Zamulin: "For example, the talk of five tanks that the Germans lost on July 12th. Losses of both sides at Prokhorovka on July 12th is a significant and still unsolved mystery. The claims of Western researchers that the SS Corps lost only 5 tanks on July 12th is nonsense. This evaluation is based on, first of all, the absence of necessary documents. There are no document for the divisions. Either they were destroyed, or they were never written, or they are lying somewhere where researchers have not gotten to them yet. Documents that state precisely how much the SS Corps lost on July 12th does not exist. Yes, we know how much the corps had on the evening of July 11th, and how much they had on the 13th, in the afternoon. We can estimate the amount of losses, but this estimate is a bit of a cheat. Why?

I spoke with, I personally know very well and spoke with this man, about this issue, a participant in the battle from the German side, the commander of the 7th company of the Leibstandarte tank regiment, Rudolph von Ribbentrop. "

Interviewer: "Ribbentrop's son?"

Zamulin: "Yes, his eldest son. He came to me with Artem Drabkin in 2015 to Prokhorovka field, we walked around, I drove him around these places. I asked a question about tanks. He said "I cannot speak for every division. I can say that officially my company had 4 tanks on the 11th, that's it. Immediately before the attack, another PzIV was given to me that was not recorded in any papers. I also received a message that after some time another tank will arrive. Turns out there was six. It's impossible to, based on the data by Swedish researches, this book that came out, Zetterling and Frankson, it says that they analyzed the documents and on the evening of the 11th Leibstandarte had only 77 vehicles, but that was in the evening and only based on documents. We have no idea what the division looked like at that moment. Ribbentrop says that two more tanks came in the morning, regular tanks that took part in the fighting."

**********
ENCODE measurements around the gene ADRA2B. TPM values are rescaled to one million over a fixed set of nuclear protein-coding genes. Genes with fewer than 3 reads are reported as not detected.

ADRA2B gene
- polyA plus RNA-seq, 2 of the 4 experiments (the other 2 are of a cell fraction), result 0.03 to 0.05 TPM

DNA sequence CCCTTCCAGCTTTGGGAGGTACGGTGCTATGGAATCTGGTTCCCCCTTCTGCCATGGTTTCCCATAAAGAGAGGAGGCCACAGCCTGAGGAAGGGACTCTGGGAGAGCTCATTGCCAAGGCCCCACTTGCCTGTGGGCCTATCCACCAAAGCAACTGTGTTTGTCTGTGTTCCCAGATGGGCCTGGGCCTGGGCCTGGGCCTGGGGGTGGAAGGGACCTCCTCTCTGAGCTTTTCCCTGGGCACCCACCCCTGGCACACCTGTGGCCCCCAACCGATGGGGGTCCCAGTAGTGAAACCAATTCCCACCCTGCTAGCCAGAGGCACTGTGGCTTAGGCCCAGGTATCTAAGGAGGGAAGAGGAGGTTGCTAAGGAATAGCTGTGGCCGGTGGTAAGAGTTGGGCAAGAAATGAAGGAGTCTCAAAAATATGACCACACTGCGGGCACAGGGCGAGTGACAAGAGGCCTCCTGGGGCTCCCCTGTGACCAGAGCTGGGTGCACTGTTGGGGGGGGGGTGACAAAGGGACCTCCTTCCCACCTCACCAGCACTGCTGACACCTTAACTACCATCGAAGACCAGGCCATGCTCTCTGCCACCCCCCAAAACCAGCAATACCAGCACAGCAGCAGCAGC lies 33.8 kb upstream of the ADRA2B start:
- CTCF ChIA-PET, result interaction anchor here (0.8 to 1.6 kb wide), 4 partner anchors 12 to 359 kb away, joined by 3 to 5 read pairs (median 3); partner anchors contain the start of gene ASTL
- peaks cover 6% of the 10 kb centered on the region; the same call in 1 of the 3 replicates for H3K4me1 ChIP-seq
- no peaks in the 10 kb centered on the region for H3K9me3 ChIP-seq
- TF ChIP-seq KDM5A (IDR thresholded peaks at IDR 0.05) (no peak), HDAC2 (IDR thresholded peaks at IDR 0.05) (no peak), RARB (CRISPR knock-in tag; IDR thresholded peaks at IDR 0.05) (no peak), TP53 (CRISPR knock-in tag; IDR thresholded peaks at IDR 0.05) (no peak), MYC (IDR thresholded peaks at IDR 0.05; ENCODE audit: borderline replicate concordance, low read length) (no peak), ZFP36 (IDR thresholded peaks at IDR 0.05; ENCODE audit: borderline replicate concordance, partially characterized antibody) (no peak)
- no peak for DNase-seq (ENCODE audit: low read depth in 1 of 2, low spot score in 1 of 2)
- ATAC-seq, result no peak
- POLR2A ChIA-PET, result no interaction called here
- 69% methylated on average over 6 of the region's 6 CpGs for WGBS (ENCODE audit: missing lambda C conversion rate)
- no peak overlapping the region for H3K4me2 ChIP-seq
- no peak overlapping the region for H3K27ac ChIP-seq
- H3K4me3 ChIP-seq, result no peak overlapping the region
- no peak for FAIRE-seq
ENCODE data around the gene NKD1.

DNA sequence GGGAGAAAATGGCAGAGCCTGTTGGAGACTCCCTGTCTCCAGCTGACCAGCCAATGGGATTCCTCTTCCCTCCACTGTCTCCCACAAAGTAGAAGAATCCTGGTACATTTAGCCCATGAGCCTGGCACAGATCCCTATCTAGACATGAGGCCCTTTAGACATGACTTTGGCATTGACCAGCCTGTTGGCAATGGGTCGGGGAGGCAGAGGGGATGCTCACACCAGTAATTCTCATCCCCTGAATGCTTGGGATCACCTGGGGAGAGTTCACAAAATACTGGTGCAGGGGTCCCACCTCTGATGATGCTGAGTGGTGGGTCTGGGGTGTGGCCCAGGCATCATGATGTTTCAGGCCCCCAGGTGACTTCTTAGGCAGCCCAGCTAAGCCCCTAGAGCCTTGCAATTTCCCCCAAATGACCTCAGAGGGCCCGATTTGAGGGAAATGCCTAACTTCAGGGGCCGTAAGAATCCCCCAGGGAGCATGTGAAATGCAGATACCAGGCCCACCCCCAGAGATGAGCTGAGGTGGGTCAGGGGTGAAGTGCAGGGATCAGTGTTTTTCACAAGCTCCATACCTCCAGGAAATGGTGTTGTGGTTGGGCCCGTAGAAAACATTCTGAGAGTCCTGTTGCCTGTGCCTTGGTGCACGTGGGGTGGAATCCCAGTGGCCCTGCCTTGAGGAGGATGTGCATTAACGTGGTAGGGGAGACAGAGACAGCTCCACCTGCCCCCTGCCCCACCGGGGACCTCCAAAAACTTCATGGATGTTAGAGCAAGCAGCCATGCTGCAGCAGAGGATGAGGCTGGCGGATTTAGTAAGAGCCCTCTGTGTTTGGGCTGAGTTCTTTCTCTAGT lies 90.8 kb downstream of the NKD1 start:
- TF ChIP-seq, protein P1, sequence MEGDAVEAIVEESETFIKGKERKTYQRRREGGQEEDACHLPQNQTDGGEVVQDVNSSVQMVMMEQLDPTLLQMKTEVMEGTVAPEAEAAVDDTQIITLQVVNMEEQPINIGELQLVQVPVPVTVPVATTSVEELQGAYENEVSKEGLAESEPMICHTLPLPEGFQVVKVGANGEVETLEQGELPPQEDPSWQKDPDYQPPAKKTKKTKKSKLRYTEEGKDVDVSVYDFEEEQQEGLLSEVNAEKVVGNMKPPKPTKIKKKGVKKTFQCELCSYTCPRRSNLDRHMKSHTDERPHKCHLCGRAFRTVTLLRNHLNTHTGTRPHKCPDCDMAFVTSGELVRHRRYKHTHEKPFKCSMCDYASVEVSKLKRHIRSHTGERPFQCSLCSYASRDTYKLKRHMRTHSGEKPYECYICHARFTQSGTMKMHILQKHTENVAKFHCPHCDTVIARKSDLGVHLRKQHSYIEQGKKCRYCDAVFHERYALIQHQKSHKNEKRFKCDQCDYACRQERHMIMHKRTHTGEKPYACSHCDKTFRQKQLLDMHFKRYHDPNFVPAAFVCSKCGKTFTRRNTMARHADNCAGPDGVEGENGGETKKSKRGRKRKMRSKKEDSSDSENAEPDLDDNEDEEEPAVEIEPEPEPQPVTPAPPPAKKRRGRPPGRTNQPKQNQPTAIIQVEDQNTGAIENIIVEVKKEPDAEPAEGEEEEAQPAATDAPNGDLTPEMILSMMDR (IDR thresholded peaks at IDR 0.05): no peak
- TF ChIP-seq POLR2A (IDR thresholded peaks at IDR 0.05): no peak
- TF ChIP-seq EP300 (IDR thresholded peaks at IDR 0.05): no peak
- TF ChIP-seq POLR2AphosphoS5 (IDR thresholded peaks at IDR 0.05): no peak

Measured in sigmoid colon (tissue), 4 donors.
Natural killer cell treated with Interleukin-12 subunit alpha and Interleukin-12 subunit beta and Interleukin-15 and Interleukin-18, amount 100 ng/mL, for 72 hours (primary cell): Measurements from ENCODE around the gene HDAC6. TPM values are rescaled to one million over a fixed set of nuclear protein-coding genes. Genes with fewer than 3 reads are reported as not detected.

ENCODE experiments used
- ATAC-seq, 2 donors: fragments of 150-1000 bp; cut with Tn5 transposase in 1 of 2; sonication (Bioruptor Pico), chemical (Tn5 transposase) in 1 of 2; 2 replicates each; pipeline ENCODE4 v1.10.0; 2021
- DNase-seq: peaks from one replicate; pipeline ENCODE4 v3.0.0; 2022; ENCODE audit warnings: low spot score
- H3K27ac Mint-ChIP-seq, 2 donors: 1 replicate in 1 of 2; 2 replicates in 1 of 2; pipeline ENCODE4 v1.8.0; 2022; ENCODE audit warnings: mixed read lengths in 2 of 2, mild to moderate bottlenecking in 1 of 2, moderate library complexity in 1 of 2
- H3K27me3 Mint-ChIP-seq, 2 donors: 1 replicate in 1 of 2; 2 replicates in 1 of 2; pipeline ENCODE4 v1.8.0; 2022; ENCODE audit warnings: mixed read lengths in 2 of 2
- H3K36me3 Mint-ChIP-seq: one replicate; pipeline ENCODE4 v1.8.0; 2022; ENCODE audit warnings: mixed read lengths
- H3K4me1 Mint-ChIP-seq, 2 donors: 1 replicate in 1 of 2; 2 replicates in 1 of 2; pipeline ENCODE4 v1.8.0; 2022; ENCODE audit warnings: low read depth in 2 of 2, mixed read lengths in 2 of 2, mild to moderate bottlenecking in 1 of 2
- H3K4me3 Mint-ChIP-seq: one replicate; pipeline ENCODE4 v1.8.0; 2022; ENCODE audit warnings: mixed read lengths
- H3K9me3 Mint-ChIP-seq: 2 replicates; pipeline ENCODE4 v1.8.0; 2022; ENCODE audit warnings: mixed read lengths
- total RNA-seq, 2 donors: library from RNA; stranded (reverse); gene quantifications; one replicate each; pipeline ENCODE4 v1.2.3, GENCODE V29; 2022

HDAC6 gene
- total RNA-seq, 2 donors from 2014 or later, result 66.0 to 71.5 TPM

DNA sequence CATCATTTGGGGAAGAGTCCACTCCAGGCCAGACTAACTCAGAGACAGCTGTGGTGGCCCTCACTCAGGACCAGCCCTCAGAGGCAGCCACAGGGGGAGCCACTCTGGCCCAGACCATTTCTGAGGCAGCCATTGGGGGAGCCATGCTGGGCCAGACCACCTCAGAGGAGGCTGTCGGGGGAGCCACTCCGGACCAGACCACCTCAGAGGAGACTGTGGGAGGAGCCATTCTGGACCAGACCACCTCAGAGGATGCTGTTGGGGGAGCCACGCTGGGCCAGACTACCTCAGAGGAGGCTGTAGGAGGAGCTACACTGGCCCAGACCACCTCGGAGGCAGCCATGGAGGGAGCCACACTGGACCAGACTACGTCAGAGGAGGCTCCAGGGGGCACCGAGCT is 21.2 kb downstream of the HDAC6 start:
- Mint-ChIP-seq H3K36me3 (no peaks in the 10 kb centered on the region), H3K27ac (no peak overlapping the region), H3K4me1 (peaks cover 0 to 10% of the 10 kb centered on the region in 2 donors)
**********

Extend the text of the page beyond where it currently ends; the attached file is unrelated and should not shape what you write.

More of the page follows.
Interviewer: "And how many came to other companies?"

Zamulin: "Exactly, yes, and how many arrived during the day? Consider that Leinstandarte's tanks effectively played the role of stationary guns that day. They fired through an anti-tank ditch and fought at a large distance, and I don't think that if Leibstandarte took losses these would be losses that could not be repaired after some amount of time, but they were losses nevertheless. Imagine if two corps, the 18th and 29th, they had 360 tanks together, attacking in echelons. 150 in one, 150 in another, and combined arms divisions from the 5th Guards Army behind them. All of this was moving and shooting. Positional fighting, counterattacks, imagine that 360 tanks over 10 hours, and this is just tanks, to say nothing of artillery, knocked out only 5 enemy tanks. How?"

Interviewer: "Maybe 5 were total losses. They'll never tell."

Zamulin: "Exactly, now we come to this. Maybe it was only total losses. Maybe it was a fabrication. Maybe it was something else."

Interviewer: "It's hard with German losses in general. These 10-day reports..."

Zamulin: "Yes, yes. But look at what's published in the media. The Welt German newspaper, the Russian edition at least, published a teeth-shattering article for the 75th anniversary where it said that the Russians lost Prokhorovka based on Töppel and Frieser's research, the former Bundeswehr military historian, retired colonel, he also writes about five tanks and so on. I consider that if the Ministry of Defense made such an unprecedented step and put so much information online for free access, we must perform a complete, thorough, and scrupulous investigation, to understand for ourselves..."

Source

Saturday, 10 November 2018

Pz.Kpfw.III Ausf.E through F: The First Mass Medium